Adoption is a beautiful way to grow your family, regardless of the path that leads you to the process
by Erin Celletti Updated 12/23/17
You may have seen adoption in action recently on shows including This Is Us, Grey’s Anatomy, and Teen Mom or included in open narratives from celebrities sharing (and gushing over) their most personal experiences, like the Today show’s Hoda Kotb and country singer Thomas Rhett. While no two adoptions are the same, all lead to love.
If you find yourself considering adoption, your thoughts, feelings, and questions can feel a bit overwhelming, and we’re here to help. We chatted with Katherine Foley, director of outreach for Spence-Chapin, a licensed and accredited nonprofit agency that has been offering adoption services for over 100 years, for expert insight on the most important parts of the adoption process.
First Things First
Couples that are toying with the idea of adoption must first ask themselves: What type of child do we want to adopt? Meaning, as Foley advises, “Does this person or this couple want to parent a baby, toddler, or school-age child? Do they want to adopt siblings? A child born in the United States or from another country? Is this person or couple open to parenting a child with a special need?” As you begin to work through these decisions, it will help guide your path to adoption.
In researching your options, the good news is that most people can adopt, contrary to popular misconceptions. “Married couples, unmarried couples, LGBTQ parents, single women, and single men can adopt,” Foley says. “People who are not parents, those who are already parenting, as well as those who are transitioning out of fertility treatments can adopt. Families of all ages, income levels, ethnicities, and religions adopt.” She adds, “Truly, the one thing that all adoptive families have in common is that they want to be parents—and from there they are as diverse as the kids themselves.”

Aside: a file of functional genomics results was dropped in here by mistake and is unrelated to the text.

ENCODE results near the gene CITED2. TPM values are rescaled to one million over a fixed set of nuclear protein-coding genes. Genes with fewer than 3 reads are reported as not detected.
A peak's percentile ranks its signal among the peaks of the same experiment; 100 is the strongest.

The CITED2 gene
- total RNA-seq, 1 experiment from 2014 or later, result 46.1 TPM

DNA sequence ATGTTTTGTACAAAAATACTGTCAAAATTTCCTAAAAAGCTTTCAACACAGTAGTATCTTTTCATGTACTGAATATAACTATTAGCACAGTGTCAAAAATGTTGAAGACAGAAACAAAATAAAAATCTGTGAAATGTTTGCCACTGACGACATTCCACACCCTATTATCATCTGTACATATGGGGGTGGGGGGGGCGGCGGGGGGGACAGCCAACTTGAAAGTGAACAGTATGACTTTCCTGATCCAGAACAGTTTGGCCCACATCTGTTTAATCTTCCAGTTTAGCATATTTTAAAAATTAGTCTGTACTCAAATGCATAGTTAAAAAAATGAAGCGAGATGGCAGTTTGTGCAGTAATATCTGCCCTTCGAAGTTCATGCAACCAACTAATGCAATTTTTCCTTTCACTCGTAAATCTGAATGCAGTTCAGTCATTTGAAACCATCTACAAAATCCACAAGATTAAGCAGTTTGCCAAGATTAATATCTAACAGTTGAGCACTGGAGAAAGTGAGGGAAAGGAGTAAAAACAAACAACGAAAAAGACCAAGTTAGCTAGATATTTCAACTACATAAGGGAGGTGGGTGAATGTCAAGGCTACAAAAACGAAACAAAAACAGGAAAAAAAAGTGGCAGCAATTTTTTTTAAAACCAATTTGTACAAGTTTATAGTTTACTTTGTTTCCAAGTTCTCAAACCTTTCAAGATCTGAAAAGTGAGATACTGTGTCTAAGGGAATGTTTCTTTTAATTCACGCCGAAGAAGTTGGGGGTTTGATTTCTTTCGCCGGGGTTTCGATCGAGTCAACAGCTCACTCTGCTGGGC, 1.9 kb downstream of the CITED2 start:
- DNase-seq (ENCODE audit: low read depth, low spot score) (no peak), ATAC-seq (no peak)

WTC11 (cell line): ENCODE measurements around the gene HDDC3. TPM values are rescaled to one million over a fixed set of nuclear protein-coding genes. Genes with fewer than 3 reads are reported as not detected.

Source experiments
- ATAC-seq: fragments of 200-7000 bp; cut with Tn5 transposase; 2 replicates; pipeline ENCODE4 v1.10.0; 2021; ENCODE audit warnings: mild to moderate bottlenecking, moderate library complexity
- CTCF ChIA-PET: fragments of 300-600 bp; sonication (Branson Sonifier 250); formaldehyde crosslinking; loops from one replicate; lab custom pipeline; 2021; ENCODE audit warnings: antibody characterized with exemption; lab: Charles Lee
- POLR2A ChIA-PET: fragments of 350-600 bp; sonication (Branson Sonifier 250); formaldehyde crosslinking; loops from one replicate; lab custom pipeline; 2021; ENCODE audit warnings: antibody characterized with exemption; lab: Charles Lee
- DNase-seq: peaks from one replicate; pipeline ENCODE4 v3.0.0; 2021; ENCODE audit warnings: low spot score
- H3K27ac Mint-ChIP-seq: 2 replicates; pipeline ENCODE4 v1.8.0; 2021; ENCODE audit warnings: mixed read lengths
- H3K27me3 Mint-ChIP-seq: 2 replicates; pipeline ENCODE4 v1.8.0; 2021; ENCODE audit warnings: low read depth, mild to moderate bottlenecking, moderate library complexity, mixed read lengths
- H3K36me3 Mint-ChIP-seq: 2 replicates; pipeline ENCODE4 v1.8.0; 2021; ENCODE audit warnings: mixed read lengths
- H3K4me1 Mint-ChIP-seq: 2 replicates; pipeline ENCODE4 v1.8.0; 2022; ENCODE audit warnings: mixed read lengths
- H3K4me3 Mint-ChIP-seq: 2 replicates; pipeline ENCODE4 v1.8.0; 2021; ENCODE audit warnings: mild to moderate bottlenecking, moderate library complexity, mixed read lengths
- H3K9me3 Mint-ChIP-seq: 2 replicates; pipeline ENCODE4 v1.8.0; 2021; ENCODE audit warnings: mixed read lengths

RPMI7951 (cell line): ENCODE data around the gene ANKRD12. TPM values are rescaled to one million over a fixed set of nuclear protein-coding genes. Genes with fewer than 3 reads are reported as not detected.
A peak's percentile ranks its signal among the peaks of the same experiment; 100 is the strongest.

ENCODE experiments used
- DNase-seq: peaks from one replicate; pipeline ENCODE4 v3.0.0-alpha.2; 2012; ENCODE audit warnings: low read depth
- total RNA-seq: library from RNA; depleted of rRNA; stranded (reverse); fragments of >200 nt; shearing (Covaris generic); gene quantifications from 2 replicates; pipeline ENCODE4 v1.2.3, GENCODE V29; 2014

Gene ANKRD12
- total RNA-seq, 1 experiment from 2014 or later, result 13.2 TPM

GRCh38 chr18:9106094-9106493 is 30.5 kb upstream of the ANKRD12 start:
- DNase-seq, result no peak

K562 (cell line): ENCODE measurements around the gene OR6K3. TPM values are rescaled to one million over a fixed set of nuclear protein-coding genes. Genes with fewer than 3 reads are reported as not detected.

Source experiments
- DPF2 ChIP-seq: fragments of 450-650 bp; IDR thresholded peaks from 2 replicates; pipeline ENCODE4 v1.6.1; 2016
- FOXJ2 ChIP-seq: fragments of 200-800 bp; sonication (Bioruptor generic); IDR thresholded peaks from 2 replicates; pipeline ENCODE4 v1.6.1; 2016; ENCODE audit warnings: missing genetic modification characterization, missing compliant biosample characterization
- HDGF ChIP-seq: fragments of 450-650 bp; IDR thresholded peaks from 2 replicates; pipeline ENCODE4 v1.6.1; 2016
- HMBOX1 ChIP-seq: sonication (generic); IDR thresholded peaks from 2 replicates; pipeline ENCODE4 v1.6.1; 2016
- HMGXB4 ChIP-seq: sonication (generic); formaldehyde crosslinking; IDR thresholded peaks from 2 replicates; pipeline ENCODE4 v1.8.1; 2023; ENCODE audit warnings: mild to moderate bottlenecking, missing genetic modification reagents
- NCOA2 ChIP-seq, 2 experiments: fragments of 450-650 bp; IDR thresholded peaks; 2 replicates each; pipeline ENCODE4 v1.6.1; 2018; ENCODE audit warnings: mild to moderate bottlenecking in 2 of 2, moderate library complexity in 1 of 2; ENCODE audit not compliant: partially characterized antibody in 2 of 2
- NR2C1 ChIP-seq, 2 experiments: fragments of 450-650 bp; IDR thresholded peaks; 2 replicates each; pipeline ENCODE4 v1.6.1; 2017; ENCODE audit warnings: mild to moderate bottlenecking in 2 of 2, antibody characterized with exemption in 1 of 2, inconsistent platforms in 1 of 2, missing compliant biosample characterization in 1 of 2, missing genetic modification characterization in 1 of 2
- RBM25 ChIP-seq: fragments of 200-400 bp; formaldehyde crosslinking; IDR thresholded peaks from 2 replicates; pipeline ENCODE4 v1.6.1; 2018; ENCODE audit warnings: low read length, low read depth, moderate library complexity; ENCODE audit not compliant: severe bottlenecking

International or Domestic
Adoptive parents can adopt within the country (domestic) or from outside of the country (international). Foley explains, “In international adoption, a child born outside of the United States is adopted by an American citizen. American families adopt children waiting for adoption from many countries around the world. The Department of State oversees international adoption in the United States, and their website provides information about accredited agencies, adoption statistics, and country information.”
With regard to domestic adoption, a child born in the United States is adopted by a person who is also living in the United States. Foley explains that options within domestic adoption include “private adoption through an agency or attorney and adoption through foster care.” She adds that there are many children in the United States in need of adoption.
Open or Closed
There are also both open and closed adoptions, which look and feel very different from one another. In a closed adoption, birth and adoptive families do not have an ongoing relationship.